An artist like AKA has recognized his influence, and is taking risks and developing his own sound. Personally I'm not so much a fan of the direction his music is taking, but I appreciate the effort to innovate and not completely sound like what's currently trending.

The rapper expressed his disappointment in the current state of South African rap music in a piece he wrote for The Plug earlier this year: "I listen to these guys and ask myself, 'Where is the soul?' Where is the pride in sounding original? Where is the bravery to discover sounds and styles that we have never heard before?"

Earlier in his career, AKA sounded a tad like Jay Z. But by the time he released his second album Levels, he had taken ownership of his sound, by sampling dance music and creating a unique brand of hip-hop. Songs like "All Eyes On Me" and "Congratulate" are quintessential modern South African hip-hop songs that bear their own influences but are still authentic in their own right.

I don't like basing my opinions on nostalgia, but the way South African hip-hop is sounding cookie-cutter in the 21st century, has me reminiscing of the mid-2000s. To this day, I still can't say who artists like Tha Hymphatic Thabs, Ben Sharpa, HHP, Zubz, Nthabi, Godessa sounded like—which has contributed to their work being memorable. Memorability is an important part of an era and a generation's story.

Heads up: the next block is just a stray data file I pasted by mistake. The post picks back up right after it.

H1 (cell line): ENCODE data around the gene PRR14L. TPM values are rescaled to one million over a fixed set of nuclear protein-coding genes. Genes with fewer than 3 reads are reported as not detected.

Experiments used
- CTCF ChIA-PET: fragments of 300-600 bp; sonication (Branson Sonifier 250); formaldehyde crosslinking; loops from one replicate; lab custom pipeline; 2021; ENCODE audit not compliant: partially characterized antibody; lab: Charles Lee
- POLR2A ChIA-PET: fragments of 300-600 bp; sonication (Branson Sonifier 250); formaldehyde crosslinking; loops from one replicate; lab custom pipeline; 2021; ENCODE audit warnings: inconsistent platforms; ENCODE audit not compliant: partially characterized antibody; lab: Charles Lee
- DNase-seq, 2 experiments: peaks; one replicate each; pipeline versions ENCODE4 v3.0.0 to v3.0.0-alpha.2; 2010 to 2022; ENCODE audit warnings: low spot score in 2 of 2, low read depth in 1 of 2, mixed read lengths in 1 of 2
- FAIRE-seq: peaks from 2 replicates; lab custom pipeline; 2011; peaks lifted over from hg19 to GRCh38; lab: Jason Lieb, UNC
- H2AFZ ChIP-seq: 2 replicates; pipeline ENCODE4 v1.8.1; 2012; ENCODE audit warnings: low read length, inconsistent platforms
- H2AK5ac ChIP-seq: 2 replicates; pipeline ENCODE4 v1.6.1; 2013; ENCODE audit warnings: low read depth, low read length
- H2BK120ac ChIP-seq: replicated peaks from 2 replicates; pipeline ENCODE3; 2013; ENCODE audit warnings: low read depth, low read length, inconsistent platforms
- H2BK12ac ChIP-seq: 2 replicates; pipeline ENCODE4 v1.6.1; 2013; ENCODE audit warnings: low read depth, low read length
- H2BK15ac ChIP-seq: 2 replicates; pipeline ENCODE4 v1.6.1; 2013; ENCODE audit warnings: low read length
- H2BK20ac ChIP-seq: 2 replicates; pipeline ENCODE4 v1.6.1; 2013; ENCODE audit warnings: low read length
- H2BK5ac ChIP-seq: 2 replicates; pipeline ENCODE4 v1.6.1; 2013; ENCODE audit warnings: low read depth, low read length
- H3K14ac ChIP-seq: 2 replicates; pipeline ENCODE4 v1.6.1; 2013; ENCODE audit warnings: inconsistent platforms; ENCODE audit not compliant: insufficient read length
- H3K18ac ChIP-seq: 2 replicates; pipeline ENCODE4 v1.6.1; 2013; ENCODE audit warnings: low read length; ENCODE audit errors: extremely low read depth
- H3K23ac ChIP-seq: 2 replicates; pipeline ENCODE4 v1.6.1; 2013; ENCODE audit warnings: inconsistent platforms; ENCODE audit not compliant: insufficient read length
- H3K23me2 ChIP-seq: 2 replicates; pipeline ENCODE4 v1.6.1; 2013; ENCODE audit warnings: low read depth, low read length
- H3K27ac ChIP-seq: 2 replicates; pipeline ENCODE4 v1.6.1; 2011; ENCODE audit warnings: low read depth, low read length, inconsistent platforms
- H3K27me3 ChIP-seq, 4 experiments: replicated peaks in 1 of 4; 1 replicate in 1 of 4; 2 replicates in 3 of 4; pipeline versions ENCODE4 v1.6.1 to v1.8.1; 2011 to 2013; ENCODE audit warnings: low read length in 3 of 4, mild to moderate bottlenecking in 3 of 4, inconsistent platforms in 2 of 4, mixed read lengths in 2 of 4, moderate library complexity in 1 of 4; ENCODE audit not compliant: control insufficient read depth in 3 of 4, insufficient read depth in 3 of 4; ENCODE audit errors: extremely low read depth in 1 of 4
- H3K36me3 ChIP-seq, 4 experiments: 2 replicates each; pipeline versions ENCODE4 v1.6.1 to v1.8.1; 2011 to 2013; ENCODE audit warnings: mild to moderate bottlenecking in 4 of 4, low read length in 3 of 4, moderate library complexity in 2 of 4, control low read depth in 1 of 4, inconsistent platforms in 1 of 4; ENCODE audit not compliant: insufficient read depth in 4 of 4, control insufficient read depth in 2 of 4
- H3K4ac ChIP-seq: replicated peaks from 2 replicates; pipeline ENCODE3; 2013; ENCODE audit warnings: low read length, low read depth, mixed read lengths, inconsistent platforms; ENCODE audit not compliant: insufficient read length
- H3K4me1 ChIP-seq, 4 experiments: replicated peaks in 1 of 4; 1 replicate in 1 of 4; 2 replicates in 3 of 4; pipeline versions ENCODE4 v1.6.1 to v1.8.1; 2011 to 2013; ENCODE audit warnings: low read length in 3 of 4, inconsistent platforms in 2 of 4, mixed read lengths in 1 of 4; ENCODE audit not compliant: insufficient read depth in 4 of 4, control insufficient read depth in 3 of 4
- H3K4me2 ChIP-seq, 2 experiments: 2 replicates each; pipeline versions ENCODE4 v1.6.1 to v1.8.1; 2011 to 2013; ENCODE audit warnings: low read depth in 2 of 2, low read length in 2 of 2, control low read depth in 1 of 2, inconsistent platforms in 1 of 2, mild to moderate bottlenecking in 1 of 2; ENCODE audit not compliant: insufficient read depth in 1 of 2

Songs of Nyovest's like "Doc Shebeleza," "Gusheshe," "Tsibip" are proof that the rapper is able to incorporate his influences and produce memorable music that is fit for an artist of his stature.

We may not realize it, but we as fans, the media and fellow artists enable laziness by not calling it out and instead celebrating it.

We need to stop labeling those who call out bullshit as haters. Recently when, on his BET cypher verse, Stogie T rapped, "Yeah, I know they fill stadiums/ But lyrically they couldn't fill Ginger Trill's Palladiums," he was labeled as jealous by a reasonable number of fans.

Because we are just not used to people calling out bullshit simply because it's bullshit.

Cassper Nyovest is an important artist and voice of our generation. His rise to the top is an inspiration to many young people, like myself, who grew up with nothing. The moves he has made in South African hip-hop have shifted the genre forward. He is a great artist–he can write honest and touching songs, and performs better than your favorite rapper.

But he seriously needs to stop biting.

This piece is part of Sabelo Mkhabela's South African hip-hop column. He's happy to debate you on Twitter: @sabzamk